Category Archives: Cook

Beer Braised Pulled Chicken Sandwiches – Kale Slaw

It’s playoffs time.  The time of the year when champions are made, when we separate the men from the boys. So bro, get off the phone with Little Caesar’s, and bring these bad boys to your next tailgate.

Pulled chicken is super easy to make. Here’s everything you need (sans one Spanish onion):


Note: Normally I would do this with a pork shoulder but we had just had a slow roasted pork shoulder over New Year’s so we were all porked out. A lot of recipes will tell you to use just breasts, but thighs are fattier and, let’s face it, better tasting. I figure putting both breasts and thighs will make it a little more balanced. Slice up the onion, throw it on the bottom of your slow cooker, pile on the chicken, season, and toss in a bottle of beer.  Here I’m using a bottle of Sierra Nevada Celebration Ale to be more festive.


Cover that bad boy, set it on low, and 6-8 hours later you should get fork-tender, juicy, delicious chicken. Two forks is all you need to shred those babies up. I like mine chunky. You can make yours stringy if you like. You’re not gonna hurt my feelings.

There will probably be a lot of liquid in the slow cooker once the chicken is done so get rid of as much as you can before shredding. You can save it for a tasty broth later on.


So good.  You could eat it just like that, or add some sauce like I’m about to do. Oh yeah, Stubb’s BBQ sauce is legit.




Let it cook a little while longer in the slow cooker to let the sauce thicken up. Now, onto the slaw. This recipe I got from





Now put it all together and…


Game Time.


Pulled Chicken:

5 boneless, skinless chicken breasts5 boneless, skinless chicken thighs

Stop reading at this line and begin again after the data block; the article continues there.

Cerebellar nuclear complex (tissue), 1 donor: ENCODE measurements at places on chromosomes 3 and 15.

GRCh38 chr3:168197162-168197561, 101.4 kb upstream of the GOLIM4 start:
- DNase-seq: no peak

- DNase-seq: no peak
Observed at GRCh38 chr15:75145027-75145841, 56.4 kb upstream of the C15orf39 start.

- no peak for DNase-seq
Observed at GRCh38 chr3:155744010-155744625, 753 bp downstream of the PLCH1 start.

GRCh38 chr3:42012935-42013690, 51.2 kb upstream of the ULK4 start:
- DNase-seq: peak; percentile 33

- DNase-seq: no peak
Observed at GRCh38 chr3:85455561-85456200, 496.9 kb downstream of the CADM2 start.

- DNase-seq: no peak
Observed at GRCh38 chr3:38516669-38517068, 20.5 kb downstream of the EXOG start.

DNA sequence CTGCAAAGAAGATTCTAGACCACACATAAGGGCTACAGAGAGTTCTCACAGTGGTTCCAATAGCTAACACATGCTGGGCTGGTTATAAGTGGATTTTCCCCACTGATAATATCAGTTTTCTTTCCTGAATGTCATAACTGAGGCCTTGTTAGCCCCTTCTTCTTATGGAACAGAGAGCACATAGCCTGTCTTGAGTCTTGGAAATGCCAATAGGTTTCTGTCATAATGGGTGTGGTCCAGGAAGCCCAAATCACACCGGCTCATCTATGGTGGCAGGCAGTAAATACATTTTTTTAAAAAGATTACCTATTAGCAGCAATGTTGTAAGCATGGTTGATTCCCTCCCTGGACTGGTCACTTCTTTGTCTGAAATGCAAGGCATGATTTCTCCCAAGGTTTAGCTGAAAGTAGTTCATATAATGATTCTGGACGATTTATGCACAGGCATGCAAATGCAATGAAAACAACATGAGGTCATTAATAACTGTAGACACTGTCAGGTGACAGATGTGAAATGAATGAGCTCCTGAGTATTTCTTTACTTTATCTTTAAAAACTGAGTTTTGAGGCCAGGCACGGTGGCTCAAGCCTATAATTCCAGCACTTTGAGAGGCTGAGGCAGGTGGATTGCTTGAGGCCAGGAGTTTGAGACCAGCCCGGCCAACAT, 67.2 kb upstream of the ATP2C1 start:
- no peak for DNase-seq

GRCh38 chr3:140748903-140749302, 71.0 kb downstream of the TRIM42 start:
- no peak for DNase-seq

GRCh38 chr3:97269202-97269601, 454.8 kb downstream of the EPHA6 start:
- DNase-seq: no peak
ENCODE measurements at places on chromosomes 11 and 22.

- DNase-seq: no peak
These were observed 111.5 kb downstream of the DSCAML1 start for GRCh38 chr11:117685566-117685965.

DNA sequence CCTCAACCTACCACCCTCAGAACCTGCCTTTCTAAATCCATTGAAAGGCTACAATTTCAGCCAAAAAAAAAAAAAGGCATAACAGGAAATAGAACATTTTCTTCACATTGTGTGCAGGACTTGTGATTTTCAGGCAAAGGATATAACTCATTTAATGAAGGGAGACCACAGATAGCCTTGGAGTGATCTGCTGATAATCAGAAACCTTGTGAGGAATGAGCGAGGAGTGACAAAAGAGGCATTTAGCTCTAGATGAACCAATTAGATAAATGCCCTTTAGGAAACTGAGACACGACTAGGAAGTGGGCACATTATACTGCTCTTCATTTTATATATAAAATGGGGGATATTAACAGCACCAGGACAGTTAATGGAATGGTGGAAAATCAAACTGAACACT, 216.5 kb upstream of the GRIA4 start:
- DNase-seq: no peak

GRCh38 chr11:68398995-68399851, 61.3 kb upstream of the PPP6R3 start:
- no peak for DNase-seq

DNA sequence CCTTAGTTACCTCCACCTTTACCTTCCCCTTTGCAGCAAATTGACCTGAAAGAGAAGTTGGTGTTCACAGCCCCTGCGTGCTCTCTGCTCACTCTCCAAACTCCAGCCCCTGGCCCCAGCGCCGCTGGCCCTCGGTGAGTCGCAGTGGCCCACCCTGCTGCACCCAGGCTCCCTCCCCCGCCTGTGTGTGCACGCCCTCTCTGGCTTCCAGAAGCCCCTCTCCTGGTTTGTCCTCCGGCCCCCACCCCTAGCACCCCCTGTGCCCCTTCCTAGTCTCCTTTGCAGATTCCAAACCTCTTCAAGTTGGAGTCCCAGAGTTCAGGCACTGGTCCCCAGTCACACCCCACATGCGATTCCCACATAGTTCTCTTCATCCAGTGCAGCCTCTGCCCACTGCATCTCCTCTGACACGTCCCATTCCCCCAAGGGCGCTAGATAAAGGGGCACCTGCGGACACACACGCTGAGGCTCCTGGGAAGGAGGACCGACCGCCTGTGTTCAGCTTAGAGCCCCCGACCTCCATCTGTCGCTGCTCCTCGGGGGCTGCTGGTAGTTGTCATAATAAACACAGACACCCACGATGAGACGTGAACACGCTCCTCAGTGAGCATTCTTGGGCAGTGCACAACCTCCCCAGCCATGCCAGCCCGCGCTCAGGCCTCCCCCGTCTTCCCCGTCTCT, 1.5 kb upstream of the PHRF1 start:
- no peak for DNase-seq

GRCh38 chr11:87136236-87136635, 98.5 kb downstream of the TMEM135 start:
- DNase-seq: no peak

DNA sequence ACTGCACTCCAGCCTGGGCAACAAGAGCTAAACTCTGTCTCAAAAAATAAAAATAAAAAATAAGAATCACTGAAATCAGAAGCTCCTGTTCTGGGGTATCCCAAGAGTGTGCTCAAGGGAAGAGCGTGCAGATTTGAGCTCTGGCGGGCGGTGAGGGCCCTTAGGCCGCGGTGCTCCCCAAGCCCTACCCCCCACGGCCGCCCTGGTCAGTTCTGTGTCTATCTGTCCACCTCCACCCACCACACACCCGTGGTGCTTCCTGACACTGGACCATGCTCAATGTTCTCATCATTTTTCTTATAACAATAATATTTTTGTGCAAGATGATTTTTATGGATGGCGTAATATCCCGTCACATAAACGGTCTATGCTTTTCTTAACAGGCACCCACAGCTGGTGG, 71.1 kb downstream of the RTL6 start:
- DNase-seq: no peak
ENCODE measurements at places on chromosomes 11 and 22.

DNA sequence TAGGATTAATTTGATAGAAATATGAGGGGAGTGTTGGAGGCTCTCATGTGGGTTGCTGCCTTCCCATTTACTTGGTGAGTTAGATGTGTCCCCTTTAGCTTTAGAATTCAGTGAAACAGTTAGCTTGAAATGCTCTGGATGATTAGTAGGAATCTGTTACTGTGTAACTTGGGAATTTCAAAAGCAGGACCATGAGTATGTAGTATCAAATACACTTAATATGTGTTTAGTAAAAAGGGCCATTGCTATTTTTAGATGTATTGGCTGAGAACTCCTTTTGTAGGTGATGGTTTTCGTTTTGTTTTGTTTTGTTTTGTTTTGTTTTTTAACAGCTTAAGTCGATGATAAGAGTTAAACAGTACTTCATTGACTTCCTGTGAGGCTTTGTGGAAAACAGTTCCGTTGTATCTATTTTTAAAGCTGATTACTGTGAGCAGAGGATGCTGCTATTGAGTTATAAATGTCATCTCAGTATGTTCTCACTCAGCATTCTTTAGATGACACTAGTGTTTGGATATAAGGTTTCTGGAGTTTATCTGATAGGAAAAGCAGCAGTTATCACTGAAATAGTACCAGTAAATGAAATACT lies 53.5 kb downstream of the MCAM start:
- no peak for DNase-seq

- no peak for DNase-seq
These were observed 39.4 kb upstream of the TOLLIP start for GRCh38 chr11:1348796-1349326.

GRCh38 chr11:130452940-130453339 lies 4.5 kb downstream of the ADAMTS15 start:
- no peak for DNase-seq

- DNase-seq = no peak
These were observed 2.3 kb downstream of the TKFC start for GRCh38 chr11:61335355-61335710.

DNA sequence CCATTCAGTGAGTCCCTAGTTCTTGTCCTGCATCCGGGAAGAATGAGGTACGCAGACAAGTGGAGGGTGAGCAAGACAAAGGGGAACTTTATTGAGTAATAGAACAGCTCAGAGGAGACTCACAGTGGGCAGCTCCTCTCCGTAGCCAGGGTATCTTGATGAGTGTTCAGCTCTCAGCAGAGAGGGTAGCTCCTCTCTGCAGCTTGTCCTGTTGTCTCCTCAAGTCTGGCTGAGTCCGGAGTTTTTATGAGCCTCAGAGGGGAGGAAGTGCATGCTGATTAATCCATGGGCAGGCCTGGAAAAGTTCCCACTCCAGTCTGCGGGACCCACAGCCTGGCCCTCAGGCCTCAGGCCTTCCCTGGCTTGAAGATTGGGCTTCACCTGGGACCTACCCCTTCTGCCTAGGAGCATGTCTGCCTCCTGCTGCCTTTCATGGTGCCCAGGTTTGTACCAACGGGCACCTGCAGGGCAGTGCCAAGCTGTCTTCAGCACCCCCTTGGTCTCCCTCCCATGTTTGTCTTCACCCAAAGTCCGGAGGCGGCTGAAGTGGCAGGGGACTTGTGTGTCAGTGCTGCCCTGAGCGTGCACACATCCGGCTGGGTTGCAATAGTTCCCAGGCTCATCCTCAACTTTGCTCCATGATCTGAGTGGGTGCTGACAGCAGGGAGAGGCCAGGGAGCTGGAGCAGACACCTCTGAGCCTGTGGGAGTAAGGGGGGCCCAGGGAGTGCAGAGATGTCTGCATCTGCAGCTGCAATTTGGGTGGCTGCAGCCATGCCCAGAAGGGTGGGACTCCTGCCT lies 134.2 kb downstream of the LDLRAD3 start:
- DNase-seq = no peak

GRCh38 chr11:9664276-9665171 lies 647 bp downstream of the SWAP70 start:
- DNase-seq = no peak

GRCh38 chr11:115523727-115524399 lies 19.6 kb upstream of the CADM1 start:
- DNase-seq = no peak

1 medium Spanish onion
1 bottle light beer, in this case Sierra Nevada Celebration
1.5 tsp garlic salt
1.5 tsp fresh cracked black pepper
1 bottle of BBQ sauce (I recommend Stubb’s)

Slice the onion, place along the bottom of a slow cooker, place chicken on top, season with garlic salt and pepper. Pour the bottle of beer into the slow cooker, then set on low. Go to work, or the gym, or something that will take a few hours. After about 6 hours, check on the chicken. It should be fully cooked and fork tender. There will probably be a lot of liquid so ladle out as much as you can, then shred the chicken with 2 forks.

Add about 3/4 bottle of BBQ sauce into the chicken, mix, then let cook for another hour or so to let the sauce thicken, and that’s it!

Kale Apple Slaw with Poppy Seed Dressing (adapted from

2 tbsp honey
2 tsp Dijon mustard
1 1/2 tsp poppy seeds
1/4 tsp kosher salt
Fresh ground black pepper
3 tbsp olive oil

1 pound kale (1.5 bunches)
2 medium size Fuji apples
2/3 cup of small diced red onion (about 1/2 medium onion)

Dressing: Place the vinegar, honey, mustard, poppy seeds, and salt in a mixing bowl, season with pepper, and whisk to combine. While whisking constantly, slowly drizzle the oil in until all of it is incorporated.
Slaw: Wash and dry the kale. Cut out and discard the thick, tough stems. Arrange the leaves into stacks, slice crosswise into 1/4-inch ribbons, and add to the bowl with the dressing. Core the apples, cut them into 1-1/2-inch-long matchsticks, and add to the bowl. Add the onions and toss to combine. Let the coleslaw sit for at least 15 minutes at room temperature and up to 1 day in the refrigerator for the flavors to meld.
Sandwich Assembly: Butter both sides of a hamburger bun and grill on a skillet, place meat on the bottom and top with slaw. Put it all together, crack open a cold one, and enjoy the games this weekend!
Note: GO NINERS!!!
goodwilltasting beer pairing recommendation: Anchor Steam Celebration Ale
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The Best Roasted Garlic Mashed Potatoes

Listen to me. These are the best mashed potatoes you might ever make in your entire life.  I really don’t have anything else to say so here’s the recipe: